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Bain’s biotech team has cre­at­ed a $1B-plus fund — with an eye to more Big Phar­ma spin­outs

One of the biggest investors to burst onto the biotech scene in recent years has re-upped with more than a billion dollars flowing into its second fund. And this next wave of bets will likely include more of the Big Pharma spinouts that highlighted their first 3 years in action.

Adam Koppel and Jeff Schwartz got the new life sciences fund at Bain Capital into gear in the spring of 2016, as they were putting together a $720 million fund with $600 million flowing in from external investors and the rest drawn from the Bain side of the equation. This time the external investors chipped in $900 million, with Bain coming in for roughly $180 million more.

They’re not done with Fund I, with plans to add a couple more deals to the 15 they’ve already posted. And once again, they’re estimating another 15 to 20 investments over a 3- to 5-year time horizon for Fund II.

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News­mak­ers at #EHA19: Re­gen­eron, Ar­Qule track progress on re­sponse rates

Re­gen­eron’s close­ly-watched bis­pe­cif­ic con­tin­ues to ring up high re­sponse rates

Re­gen­eron’s high-pro­file bis­pe­cif­ic REGN1979 is back in the spot­light at the Eu­ro­pean Hema­tol­ogy As­so­ci­a­tion sci­en­tif­ic con­fab. And while the stel­lar num­bers we saw at ASH have erod­ed some­what as more blood can­cer pa­tients are eval­u­at­ed, the re­sponse rates for this CD3/CD20 drug re­main high.

A to­tal of 13 out of 14 fol­lic­u­lar lym­phomas re­spond­ed to the drug, a 93% ORR, down from 100% at the last read­out. In 10 out of 14, there was a com­plete re­sponse. In dif­fuse large B-cell lym­phoma the re­sponse rate was 57% among pa­tients treat­ed at the 80 mg to 160 mg dose range. They were all com­plete re­spons­es. And 2 of these Cars were for pa­tients who had failed CAR-T ther­a­py.

Neil Woodford, Woodford Investment Management via YouTube

Un­der siege, in­vest­ment man­ag­er Wood­ford faces an­oth­er in­vest­ment shock

Em­bat­tled UK fund man­ag­er Neil Wood­ford — who has con­tro­ver­sial­ly blocked in­vestors from pulling out from his flag­ship fund to stem the blood­let­ting, af­ter a slew of dis­ap­point­ed in­vestors fled fol­low­ing a se­ries of sour bets — is now pay­ing the price for his ac­tions via an in­vestor ex­o­dus on an­oth­er fund.

Har­g­reaves Lans­down, which has in the past sold and pro­mot­ed the Wood­ford funds via its re­tail in­vest­ment plat­form, has re­port­ed­ly with­drawn £45 mil­lion — its en­tire po­si­tion — from the in­vest­ment man­ag­er’s In­come Fo­cus Fund.

Search­ing for the next block­buster to fol­low Darza­lex, J&J finds a $150M an­ti-CD38 drug from part­ner Gen­mab

Now that J&J and Genmab have thrust Darzalex onto the regulatory orbit for first-line use in multiple myeloma, the partners are lining up a deal for a next-gen follow-on to the leading CD38 drug.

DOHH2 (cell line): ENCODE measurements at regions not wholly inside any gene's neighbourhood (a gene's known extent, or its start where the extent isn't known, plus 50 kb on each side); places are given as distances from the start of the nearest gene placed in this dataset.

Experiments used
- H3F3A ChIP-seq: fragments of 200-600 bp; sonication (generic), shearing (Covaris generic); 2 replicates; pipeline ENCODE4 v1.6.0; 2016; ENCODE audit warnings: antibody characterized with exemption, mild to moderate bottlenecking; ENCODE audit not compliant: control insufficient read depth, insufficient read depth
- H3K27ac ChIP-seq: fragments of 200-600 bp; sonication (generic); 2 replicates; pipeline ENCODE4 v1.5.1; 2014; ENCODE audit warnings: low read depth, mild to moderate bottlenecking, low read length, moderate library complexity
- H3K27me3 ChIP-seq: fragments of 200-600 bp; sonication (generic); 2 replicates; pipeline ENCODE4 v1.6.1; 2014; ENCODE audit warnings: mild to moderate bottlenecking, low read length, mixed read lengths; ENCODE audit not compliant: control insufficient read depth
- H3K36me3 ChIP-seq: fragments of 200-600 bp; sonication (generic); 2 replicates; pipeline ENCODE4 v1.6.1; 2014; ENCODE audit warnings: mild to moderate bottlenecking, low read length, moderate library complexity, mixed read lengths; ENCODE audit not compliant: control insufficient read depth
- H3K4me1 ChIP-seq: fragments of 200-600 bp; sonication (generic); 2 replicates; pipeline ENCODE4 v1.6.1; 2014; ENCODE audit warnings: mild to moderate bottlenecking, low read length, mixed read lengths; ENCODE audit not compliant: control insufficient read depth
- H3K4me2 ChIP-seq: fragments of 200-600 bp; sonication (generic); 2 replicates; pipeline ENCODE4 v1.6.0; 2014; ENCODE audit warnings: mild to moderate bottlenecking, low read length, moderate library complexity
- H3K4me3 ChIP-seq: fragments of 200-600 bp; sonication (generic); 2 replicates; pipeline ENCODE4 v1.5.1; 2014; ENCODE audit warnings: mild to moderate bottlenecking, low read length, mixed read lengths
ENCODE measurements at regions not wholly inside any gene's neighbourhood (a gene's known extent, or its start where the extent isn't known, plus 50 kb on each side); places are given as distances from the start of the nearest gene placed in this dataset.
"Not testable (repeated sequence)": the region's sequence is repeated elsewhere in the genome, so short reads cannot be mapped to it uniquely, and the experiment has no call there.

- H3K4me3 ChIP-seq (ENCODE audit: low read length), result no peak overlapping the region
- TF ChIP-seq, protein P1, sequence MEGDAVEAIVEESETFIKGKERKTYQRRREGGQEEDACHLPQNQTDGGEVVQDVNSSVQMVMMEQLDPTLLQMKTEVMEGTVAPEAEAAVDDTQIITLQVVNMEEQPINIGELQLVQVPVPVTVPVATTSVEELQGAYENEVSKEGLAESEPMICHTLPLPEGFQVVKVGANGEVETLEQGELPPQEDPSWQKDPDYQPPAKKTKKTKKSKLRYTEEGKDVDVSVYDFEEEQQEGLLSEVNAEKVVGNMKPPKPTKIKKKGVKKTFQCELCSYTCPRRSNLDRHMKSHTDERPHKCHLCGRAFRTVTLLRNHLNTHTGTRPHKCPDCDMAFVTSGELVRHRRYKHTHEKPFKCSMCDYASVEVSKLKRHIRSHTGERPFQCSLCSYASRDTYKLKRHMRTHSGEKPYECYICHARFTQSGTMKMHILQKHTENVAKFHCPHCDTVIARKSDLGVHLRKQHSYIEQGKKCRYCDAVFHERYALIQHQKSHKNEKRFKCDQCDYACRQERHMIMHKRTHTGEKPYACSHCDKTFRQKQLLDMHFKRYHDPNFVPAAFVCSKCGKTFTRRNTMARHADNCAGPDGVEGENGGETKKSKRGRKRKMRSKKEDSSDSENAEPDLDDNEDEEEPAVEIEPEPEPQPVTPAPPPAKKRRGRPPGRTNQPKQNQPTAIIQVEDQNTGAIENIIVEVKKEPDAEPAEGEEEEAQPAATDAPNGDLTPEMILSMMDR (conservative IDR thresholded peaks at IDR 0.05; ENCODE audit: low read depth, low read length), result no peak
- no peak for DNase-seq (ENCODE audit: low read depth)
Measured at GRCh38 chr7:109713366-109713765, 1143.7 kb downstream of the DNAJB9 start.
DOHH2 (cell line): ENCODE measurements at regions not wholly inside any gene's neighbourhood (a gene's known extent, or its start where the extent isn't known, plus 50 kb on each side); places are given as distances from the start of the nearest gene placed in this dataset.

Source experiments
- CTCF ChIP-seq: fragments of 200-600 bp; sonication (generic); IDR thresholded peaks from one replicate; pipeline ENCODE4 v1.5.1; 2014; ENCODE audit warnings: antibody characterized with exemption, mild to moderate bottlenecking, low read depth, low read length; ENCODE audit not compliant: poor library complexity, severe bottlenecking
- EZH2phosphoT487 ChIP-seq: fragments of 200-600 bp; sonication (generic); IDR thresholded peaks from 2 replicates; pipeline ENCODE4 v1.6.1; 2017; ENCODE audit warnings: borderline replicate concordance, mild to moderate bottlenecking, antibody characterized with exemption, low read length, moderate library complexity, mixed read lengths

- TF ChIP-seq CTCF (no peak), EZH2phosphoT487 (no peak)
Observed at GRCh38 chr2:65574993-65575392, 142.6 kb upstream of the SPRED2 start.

Janssen — J&J’s biotech unit — has its eyes on HexaBody-CD38, a preclinical compound generated on Genmab’s tech platform designed to make drugs more potent via hexamerization.

Genmab is footing the bill on studies in multiple myeloma and diffuse large B-cell lymphoma; once it completes clinical proof of concept, Janssen has the option to license the drug for a $150 million exercise fee. There’s also $125 million worth of milestones in play.

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Ab­b­Vie touts new da­ta for Hu­mi­ra suc­ces­sor; Gilead inks dis­cov­ery deal

→ Ab­b­Vie is tout­ing new pos­i­tive da­ta com­par­ing their ag­ing block­buster Hu­mi­ra with their hoped-for block­buster upadac­i­tinib. Over 48 weeks a larg­er pro­por­tion of pa­tients tak­ing the ex­per­i­men­tal drug ex­pe­ri­enced clin­i­cal re­mis­sion than in the con­trol arm with Hu­mi­ra. Their drug brought in $20 bil­lion last year, top­ping the scales in the num­ber 1 slot.

→ Gilead has turned to Van­cou­ver-based Ab­Cellera for its lat­est dis­cov­ery deal. Ab­Cellera will use its know-how in “sin­gle-cell screen­ing of nat­ur­al im­mune sources” to find an­ti­body can­di­dates for Gilead to pur­sue in the in­fec­tious dis­ease field. The deal in­cludes an up­front and mile­stones.

Turns out, Rudy Tanzi did­n't see much of a sto­ry about a hid­den link be­tween En­brel and Alzheimer's ei­ther

The Wash­ing­ton Post man­aged to whip up the quick­est in­dus­try con­sen­sus I’ve ever seen that one of its re­porters was pur­vey­ing overblown non­sense with a sto­ry that Pfiz­er was sit­ting on da­ta sug­gest­ing that En­brel could be an ef­fec­tive treat­ment for Alzheimer’s. 

In cov­er­ing that bit of an­ti-Big Phar­ma fan­ta­sy — there are lots of rea­sons to go af­ter phar­ma, but this piece was lu­di­crous — I not­ed com­ments in the sto­ry from some promi­nent peo­ple in the field crit­i­ciz­ing Pfiz­er for not pub­lish­ing the da­ta. I sin­gled out Rudy Tanzi at Har­vard and then ap­plied some added crit­i­cism for the things he’s done to hype — in my opin­ion — high­ly ques­tion­able as­sump­tions. You can see it in the link.